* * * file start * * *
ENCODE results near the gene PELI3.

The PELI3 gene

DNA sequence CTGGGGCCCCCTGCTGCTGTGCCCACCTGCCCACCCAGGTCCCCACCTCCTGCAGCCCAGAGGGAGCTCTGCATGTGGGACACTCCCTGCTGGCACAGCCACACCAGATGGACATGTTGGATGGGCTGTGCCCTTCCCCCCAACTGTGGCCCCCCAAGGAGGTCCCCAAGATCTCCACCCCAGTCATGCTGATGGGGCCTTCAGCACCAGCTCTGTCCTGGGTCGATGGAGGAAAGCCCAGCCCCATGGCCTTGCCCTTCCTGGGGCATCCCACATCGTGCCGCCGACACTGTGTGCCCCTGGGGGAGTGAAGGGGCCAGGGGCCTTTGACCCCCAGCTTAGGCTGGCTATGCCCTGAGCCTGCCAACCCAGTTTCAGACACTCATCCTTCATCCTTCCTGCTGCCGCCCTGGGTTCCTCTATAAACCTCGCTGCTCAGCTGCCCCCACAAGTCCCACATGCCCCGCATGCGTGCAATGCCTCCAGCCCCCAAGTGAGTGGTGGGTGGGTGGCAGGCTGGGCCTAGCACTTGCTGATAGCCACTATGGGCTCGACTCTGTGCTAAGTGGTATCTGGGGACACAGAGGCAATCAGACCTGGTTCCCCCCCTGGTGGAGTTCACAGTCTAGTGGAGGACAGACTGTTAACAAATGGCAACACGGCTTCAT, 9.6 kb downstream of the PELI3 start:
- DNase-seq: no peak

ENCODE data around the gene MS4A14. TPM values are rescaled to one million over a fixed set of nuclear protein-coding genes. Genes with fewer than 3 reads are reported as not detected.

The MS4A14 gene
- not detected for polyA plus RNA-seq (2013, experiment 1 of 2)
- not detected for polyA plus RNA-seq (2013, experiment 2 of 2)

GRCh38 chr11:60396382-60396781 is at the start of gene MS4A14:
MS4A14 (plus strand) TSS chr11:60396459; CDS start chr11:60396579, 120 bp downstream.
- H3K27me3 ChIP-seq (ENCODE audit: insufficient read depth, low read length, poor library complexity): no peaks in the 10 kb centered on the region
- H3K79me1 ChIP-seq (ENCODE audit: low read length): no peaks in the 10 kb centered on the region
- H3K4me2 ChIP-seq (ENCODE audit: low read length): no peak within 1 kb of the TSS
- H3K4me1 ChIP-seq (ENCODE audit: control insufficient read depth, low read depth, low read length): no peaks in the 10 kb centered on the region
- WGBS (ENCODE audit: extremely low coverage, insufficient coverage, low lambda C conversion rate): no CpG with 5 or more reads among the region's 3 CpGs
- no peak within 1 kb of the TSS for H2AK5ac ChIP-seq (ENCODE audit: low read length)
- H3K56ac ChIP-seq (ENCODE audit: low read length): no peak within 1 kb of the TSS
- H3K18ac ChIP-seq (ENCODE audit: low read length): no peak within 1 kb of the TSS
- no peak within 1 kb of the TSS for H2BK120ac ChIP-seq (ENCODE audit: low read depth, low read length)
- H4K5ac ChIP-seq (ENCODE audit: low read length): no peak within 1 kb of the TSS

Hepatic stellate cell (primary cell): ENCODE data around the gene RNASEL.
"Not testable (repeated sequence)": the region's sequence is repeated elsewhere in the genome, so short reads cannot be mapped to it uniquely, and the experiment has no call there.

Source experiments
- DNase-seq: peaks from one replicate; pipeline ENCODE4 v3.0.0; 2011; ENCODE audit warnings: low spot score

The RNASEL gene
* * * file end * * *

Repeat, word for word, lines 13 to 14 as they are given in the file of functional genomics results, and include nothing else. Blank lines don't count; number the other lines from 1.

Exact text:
- H3K4me2 ChIP-seq (ENCODE audit: low read length): no peak within 1 kb of the TSS
- H3K4me1 ChIP-seq (ENCODE audit: control insufficient read depth, low read depth, low read length): no peaks in the 10 kb centered on the region